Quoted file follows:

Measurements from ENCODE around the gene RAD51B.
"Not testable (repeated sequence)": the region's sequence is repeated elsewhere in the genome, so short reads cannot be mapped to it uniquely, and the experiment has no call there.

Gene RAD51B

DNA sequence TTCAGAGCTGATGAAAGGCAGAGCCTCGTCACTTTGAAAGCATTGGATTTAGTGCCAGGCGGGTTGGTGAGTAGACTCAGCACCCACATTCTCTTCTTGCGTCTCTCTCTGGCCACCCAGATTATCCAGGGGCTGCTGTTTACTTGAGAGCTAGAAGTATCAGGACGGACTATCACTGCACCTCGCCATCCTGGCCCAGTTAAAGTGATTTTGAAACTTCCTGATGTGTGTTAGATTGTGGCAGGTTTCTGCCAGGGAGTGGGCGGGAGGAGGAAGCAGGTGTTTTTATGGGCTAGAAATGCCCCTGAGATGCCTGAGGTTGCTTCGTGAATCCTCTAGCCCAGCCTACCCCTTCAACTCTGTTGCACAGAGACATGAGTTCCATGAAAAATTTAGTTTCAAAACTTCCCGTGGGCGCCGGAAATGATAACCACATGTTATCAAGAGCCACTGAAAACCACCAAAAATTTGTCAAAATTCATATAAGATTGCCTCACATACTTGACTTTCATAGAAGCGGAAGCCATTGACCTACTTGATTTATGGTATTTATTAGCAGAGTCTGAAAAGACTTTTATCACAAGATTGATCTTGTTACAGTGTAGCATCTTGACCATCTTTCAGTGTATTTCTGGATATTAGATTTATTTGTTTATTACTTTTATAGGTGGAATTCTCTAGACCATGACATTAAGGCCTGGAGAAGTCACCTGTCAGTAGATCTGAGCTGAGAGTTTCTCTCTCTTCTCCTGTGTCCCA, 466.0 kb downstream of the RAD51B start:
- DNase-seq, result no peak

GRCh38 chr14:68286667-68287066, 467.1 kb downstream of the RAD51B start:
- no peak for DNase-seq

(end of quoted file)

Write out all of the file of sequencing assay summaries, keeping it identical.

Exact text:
Measurements from ENCODE around the gene RAD51B.
"Not testable (repeated sequence)": the region's sequence is repeated elsewhere in the genome, so short reads cannot be mapped to it uniquely, and the experiment has no call there.

Gene RAD51B

DNA sequence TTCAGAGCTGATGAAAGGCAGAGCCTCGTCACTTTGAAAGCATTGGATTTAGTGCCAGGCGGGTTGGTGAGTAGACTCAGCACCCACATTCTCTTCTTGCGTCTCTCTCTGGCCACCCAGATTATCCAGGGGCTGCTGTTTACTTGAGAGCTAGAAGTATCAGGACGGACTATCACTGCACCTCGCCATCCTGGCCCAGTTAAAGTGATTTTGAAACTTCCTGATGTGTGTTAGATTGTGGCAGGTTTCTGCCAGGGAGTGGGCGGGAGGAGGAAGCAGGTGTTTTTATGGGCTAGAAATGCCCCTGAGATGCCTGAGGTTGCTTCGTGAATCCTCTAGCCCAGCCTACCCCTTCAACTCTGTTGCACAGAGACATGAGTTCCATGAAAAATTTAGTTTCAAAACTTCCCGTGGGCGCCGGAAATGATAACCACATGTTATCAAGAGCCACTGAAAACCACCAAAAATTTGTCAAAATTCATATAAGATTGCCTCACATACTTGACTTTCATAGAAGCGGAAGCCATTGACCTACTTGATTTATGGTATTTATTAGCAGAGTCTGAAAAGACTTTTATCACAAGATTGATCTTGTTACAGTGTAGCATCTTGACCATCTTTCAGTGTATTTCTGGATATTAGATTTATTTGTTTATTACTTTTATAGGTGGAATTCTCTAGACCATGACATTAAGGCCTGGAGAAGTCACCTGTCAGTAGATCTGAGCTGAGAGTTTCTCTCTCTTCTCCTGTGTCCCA, 466.0 kb downstream of the RAD51B start:
- DNase-seq, result no peak

GRCh38 chr14:68286667-68287066, 467.1 kb downstream of the RAD51B start:
- no peak for DNase-seq